GMP for ATMP Investigational Medicinal Products
For the clinical development of advanced therapy medicinal products (ATMPs), only few uniform standards are currently established. This makes it possible to do justice to the particular scientific advances, the complexity and the technical characteristics of advanced therapies, even at the individual stages of development.
In principle, the requirements for quality, safety and traceability must be met. However, adjustments in the application of good manufacturing practice (GMP) requirements are possible, especially in the early phases of clinical development, if a risked based approach is justified.
From R & D to market - Increasing demands on the manufacturing process.
For example, risk-based adjustments are acceptable for:
In addition to the general GMP requirements from Part IV of the EU GMP Guideline, the requirements of Annex 13 for investigational medicinal products also are applicable here, as well as an extensive set of guidelines that reflect product-specific requirements for the individual stages of development.
The guidelines as well as reflection papers from the European Medicines Agency (EMA) outline in particular the requirements for starting materials and the manufacturing process in order to minimize risks. For cell- and tissue-based medicinal products, safety and efficacy are addressed first and foremost. In addition to ensuring process stability, particular attention is paid here to excipients and to the biotechnological manipulation of raw materials. In order to standardize the test methods, a whole series of monographs of the EU Pharmacopoeia have been adapted.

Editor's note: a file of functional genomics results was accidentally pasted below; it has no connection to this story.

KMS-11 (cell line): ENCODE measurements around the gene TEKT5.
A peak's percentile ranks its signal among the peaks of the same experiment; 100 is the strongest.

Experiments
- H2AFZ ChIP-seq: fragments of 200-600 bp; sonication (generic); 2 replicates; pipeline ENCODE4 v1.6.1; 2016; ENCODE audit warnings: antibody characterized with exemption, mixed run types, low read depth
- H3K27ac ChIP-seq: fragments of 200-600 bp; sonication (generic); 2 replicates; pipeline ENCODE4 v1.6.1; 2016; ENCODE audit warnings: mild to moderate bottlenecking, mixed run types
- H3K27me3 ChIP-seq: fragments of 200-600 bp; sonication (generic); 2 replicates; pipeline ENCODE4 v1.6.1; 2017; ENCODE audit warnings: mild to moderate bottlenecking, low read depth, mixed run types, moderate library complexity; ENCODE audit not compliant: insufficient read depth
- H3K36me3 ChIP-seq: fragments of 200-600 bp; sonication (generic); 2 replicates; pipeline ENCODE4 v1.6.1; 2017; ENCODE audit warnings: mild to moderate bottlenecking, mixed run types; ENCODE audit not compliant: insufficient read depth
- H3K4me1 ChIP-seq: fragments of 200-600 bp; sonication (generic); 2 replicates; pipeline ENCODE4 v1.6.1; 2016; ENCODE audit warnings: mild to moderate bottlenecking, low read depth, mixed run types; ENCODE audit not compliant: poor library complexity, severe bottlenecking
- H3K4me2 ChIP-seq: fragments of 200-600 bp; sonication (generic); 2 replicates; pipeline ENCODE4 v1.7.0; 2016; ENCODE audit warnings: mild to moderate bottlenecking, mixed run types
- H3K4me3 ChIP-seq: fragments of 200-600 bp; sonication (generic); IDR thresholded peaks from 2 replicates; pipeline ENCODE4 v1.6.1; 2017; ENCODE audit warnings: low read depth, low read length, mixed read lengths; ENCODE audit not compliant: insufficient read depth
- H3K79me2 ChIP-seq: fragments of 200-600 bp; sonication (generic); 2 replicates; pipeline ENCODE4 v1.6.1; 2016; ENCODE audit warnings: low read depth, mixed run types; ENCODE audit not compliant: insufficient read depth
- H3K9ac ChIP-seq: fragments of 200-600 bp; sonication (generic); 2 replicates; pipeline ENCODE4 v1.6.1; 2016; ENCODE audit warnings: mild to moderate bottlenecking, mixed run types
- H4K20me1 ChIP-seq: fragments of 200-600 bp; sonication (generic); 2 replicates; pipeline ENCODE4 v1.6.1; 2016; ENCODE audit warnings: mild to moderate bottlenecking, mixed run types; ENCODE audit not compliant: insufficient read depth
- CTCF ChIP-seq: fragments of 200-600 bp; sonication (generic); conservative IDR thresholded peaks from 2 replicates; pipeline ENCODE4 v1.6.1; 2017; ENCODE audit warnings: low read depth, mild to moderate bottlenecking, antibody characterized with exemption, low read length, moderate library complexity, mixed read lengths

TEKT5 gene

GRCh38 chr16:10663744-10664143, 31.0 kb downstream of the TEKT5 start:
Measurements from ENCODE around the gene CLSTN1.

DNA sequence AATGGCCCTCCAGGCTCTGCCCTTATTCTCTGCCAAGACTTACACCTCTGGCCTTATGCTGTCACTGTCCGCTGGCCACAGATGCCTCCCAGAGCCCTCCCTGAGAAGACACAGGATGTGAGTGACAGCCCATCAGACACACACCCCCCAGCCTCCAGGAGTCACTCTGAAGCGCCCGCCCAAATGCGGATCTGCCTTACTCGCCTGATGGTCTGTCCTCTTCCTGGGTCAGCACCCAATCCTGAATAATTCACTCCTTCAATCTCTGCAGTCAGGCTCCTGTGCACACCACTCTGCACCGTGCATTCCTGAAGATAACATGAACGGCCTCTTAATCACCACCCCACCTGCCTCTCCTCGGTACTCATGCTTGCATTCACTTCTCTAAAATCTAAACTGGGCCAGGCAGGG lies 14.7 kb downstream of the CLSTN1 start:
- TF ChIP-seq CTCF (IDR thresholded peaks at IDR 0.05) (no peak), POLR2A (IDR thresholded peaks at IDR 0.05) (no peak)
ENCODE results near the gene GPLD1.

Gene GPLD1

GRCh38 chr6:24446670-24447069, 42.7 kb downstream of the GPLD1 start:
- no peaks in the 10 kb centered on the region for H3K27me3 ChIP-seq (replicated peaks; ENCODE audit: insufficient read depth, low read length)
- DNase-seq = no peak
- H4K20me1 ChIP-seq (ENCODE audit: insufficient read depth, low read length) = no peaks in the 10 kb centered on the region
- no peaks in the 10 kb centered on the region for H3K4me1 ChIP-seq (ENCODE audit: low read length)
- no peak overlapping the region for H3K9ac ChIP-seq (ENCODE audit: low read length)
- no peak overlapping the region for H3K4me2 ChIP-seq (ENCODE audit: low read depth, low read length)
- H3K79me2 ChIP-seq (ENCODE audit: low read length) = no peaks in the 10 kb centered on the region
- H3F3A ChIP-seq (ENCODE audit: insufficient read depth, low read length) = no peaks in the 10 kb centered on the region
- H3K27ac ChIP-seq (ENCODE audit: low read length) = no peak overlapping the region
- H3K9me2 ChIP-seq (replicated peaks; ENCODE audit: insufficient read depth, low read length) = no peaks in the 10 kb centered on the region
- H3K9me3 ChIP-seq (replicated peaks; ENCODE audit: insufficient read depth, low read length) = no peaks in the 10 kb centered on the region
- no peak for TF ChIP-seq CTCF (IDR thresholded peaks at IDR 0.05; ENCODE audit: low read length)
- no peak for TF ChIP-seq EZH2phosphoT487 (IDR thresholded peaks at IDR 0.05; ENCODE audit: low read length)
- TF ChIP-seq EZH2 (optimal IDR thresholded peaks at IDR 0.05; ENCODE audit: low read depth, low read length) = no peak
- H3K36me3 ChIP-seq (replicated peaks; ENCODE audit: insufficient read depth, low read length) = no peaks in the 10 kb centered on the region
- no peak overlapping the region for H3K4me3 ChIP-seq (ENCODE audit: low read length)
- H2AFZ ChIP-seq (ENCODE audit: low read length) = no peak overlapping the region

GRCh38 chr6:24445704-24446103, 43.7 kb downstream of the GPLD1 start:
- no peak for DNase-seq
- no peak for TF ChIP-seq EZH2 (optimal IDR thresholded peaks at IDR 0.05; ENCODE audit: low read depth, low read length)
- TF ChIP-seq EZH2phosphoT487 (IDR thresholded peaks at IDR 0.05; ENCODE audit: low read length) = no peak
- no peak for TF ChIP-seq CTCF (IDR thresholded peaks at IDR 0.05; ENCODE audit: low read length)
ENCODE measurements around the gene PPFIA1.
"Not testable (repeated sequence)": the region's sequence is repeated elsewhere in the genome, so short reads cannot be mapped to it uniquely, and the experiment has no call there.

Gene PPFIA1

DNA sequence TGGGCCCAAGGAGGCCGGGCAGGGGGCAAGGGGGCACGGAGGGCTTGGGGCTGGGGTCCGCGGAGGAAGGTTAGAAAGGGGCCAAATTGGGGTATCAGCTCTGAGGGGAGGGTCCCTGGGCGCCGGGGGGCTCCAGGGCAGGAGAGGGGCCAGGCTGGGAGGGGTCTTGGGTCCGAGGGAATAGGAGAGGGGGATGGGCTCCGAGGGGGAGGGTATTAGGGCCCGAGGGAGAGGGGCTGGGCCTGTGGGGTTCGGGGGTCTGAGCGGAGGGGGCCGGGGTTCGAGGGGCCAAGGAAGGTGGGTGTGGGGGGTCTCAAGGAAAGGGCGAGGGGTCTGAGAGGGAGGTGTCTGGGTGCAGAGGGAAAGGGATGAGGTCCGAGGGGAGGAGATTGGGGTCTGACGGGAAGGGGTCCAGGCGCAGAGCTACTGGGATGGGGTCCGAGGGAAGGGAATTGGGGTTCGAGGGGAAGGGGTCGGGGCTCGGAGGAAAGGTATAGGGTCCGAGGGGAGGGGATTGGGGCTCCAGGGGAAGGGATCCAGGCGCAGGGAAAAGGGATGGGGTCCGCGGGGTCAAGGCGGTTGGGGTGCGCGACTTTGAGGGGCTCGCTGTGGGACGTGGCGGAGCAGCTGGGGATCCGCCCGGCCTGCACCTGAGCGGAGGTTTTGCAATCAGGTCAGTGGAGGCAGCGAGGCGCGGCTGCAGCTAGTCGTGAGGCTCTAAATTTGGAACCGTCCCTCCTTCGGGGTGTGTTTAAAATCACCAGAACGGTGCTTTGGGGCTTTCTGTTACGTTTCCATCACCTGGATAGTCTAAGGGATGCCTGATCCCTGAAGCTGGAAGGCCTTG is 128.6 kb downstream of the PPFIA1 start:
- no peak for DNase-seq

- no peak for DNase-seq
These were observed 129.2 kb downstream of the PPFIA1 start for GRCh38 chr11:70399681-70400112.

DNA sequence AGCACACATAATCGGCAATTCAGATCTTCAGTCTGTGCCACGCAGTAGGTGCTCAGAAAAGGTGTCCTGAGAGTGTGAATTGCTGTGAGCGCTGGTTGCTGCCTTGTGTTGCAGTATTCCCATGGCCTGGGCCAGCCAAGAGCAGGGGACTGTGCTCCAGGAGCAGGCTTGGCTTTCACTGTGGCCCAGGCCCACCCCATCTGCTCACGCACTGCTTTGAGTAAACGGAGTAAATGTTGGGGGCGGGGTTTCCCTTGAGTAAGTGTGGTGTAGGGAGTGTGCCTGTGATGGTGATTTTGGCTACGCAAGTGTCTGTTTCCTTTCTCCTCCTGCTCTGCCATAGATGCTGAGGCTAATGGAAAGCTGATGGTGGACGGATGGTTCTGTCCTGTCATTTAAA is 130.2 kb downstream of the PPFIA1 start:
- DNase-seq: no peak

For gene therapeutics, the focus is also on the genetic origin of the vector, the vector design, the starting material used, and the purification and control steps. In non-clinical studies, risks to which the patient could be exposed, such as insertional mutagenesis or unintended germline transmission of the gene transfer vectors, must be considered in advance. Furthermore, environmental compatibility tests are necessary.
All ATMPs have a number of additional requirements that differ from those of conventional medicinal products. The variability of the donor material results in a generally lower stability, so storage and transport have a special role to play. The novelty implies that only a small collective is treated, therefore a guideline on clinical trials in small populations is necessary as well as a clear requirement on biostatistics.
The challenge of GMP for ATMPs in the development phase is therefore to present the risks accordingly and to adapt the risk-minimizing and controlling measures to the respective state of knowledge. To ensure the success of clinical development, the subsequent development steps must be considered in a timely manner so that processes, materials and equipment do not have to be fundamentally changed, if possible, and continuous improvements can be made.
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